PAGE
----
B) Evolution moves towards diversity. Even as a purely stochastic process this is a motion towards vertical complexity as well as evolutionary dead ends.


> You just seem to have a very specific idea of what teleological means.

If you redefine any word into a fine enough mist, you can make it mean anything you want.

> Evolution moves towards diversity.

So does cream spreading out in a cup of coffee. Is that teleological, too?


>If you redefine any word into a fine enough mist, you can make it mean anything you want.

Yea, that's my point.

>So does cream spreading out in a cup of coffee. Is that teleological, too?

Absolutely. Otherwise my previous juxtaposition of entropy and biological systems wouldn't make sense.


I believe there is far too much emphasis placed on genetic and/or chemical/biological explanations of intelligence. Whether you agree with the sentiment of the linked essay or not, the only real and true control we can ever have over intelligence through genetics/biology is via eugenics.

Until such a practice is accepted (and here's hoping it never is) we need to focus on what we can control: Culture. The unfortunate thing is this is difficult to approach from a geuinely scientific/empirical approach. The fortunate thing is that some common sense can go a long way: Feed babies/children well, set the bar high from an early age, start teaching them a second language at an early age, expose them to new and many experiences, etc.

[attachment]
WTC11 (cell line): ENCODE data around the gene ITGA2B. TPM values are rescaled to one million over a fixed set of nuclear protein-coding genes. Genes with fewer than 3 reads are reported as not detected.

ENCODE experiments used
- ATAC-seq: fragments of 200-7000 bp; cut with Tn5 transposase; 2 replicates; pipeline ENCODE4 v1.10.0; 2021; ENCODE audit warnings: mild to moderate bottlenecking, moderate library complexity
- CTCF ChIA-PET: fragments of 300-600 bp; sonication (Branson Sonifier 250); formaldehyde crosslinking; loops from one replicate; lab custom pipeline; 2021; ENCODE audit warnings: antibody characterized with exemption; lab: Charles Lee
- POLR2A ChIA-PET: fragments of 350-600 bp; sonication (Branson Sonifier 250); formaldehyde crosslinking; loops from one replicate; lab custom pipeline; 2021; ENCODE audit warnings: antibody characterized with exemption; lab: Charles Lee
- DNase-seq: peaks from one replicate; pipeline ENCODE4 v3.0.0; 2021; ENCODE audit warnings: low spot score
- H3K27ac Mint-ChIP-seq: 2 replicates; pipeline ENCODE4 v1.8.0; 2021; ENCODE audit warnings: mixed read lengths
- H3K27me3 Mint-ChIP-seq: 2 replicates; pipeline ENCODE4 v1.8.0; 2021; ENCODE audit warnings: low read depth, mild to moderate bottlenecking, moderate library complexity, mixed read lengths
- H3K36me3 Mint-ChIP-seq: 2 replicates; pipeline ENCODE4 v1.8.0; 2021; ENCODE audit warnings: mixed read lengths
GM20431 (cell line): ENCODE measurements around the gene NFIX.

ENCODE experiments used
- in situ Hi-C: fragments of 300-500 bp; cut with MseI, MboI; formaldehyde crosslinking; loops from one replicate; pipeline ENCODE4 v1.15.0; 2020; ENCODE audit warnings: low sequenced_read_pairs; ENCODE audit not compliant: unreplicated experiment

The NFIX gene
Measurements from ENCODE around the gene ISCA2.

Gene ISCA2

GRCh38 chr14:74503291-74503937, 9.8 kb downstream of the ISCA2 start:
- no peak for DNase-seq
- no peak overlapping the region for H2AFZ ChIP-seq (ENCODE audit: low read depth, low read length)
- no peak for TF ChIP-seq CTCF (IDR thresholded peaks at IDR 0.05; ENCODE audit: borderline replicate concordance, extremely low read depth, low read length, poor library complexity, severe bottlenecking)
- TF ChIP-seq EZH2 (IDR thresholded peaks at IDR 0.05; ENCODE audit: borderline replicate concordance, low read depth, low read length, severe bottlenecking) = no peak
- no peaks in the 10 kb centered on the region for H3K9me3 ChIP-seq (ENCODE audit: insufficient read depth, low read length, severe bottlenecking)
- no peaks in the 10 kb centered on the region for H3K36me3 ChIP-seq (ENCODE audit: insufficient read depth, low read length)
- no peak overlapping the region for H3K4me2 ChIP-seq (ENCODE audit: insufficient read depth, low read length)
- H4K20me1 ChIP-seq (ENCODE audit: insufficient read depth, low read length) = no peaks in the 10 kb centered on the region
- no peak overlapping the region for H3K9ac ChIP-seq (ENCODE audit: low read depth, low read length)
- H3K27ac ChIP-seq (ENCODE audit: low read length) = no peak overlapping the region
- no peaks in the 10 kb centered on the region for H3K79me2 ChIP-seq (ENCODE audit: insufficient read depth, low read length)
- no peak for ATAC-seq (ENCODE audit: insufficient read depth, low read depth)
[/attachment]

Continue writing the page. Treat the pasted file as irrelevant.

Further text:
>the only real and true control we can ever have over intelligence through genetics/biology is via eugenics.

There are plenty of other ways: Drugs[1], surgery, somatic gene therapy, and transcranial direct-current stimulation. All of these technologies offer much greater potential for enhancement than cultural changes. Also, changing culture is hard. Really hard. Creating intelligence-enhancing technologies is probably easier.

1. http://www.gwern.net/Modafinil and http://www.gwern.net/Nicotine are early examples of the potential of pharmaceuticals.


> the only real and true control we can ever have over intelligence through genetics/biology is via eugenics.

For now. In future I do hope there are ways to allow for artificial increase of intelligence via drugs/nano-machines. Eugenics is like the last resort for increasing intelligence (the dirtiest hack imaginable). Mainly because it only works on population and not individual level and it's not immediate. Not to mention breeding for intelligence has other problems as well.